Maureen Duffy

Maureen Duffy


Maureen Duffy is a contemporary British novelist, poet, playwright, non-fiction author and activist.


Maureen Duffy was born in in Worthing, Sussex, in 1933. She grew up in a working class household where her mother instilled in her the belief that education was something that could never be taken away from you, no matter how the tides might turn. Duffy took a degree in English from King’s College, London in 1956.


Duffy had an ambition to be a poet, and at 17, won her first poetry prize. While studying at Kings College she completed her first full-length play Pearson which won her an invitation to join the Royal Court Writers Group in 1958 whose members included Edward Bon, Ann Jellico and William Gaskill, amongst others.

After graduating from Kings College, Duffy worked as a teacher between 1956 and 1961 in Naples and London, while also editing editions of poetry journals.

Duffy is the author of 34 published works crossing fiction and non-fiction. Her works include nine collections of poetry and 16 plays for stage, screen and radio.

Duffy, together with Brigid Brophy, founded the Writers Action Group in 1972, through which a sustained campaign was led for Public Lending Right (annual payments for authors based on the number of library loans of their printed books), which was passed into law in 1979.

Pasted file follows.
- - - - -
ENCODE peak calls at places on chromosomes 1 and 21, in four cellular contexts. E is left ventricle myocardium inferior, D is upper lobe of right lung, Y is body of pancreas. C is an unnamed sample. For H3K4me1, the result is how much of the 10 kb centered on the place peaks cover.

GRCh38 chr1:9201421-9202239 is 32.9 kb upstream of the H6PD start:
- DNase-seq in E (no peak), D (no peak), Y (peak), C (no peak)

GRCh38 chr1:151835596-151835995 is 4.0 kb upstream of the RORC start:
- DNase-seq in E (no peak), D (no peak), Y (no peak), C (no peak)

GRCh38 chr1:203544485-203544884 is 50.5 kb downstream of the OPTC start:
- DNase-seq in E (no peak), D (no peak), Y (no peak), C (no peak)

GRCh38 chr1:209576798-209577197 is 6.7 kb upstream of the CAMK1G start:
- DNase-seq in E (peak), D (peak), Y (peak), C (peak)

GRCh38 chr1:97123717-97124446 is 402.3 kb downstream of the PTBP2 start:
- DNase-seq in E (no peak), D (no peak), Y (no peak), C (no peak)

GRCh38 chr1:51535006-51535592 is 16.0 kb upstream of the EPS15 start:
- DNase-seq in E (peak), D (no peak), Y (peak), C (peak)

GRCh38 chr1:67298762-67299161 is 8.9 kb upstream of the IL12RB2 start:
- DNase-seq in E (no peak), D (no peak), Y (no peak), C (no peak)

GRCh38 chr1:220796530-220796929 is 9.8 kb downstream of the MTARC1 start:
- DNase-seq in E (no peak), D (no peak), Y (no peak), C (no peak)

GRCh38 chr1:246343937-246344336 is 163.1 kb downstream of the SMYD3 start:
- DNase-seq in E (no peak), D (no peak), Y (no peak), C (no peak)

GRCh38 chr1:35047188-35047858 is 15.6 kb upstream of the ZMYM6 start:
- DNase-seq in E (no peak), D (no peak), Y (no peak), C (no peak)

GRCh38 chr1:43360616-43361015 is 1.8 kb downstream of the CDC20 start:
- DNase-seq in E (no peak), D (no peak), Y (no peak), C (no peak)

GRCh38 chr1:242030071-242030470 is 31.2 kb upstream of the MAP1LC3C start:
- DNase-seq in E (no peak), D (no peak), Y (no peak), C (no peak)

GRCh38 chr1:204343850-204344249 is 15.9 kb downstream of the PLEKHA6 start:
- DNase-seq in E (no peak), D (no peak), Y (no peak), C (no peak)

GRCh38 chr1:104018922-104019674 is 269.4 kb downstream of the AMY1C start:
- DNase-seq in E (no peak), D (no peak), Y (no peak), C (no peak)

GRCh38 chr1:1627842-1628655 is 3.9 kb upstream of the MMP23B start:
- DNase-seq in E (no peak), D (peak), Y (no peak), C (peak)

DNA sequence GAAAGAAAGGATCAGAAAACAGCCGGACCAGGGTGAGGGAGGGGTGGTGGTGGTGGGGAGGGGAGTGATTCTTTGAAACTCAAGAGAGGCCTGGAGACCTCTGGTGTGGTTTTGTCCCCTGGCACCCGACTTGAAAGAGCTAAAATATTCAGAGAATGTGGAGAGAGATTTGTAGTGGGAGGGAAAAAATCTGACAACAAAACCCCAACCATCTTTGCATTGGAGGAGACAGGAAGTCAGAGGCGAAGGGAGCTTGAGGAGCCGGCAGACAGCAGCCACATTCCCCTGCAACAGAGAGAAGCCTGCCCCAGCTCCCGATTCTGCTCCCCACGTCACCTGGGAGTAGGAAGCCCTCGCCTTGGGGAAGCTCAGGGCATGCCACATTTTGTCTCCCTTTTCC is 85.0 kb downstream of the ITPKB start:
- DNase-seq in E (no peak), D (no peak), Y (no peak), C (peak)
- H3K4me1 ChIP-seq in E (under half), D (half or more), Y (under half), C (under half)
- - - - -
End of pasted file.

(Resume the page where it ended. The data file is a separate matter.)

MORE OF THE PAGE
Duffy is a founding member of the Authors Licensing and Collecting Society, which she chaired for 15 years and for which she remains president. She represents the International Authors Forum at the World intellectual Property Organization and held senior positions in the Writers’ Guild of Great Britain. 


Duffy ‘came-out’ in the early 1960s and worked with the Homosexual Law Reform Society, which was leading the fight to implement the Wolfenden Report’s recommendations to decriminalise homosexuality. Duffy would write and be involved with the Minorities Research Group and Arena Three magazine, the first lesbian journal in the UK, although she found her place socially within Kenric, the west-London lesbian social group.

In 1966 The Microcosm was published – her first openly lesbian work. The novel narrates the lives of women in and around the famous and legendary Gateways club in London’s then-enclave of bohemia, Chelsea.

In the 1970s Duffy wrote for Sappho, the longest running lesbian feminist journal in the UK. In 1977 she published her poem The Ballad of the Blasphemy Trail which lambasted the case of blasphemy brought against Denis Lemon and the publication he edited, Gay News, by Christian campaigner Mary Whitehouse.

Duffy remains a vocal LGBTQ and animal right activist.

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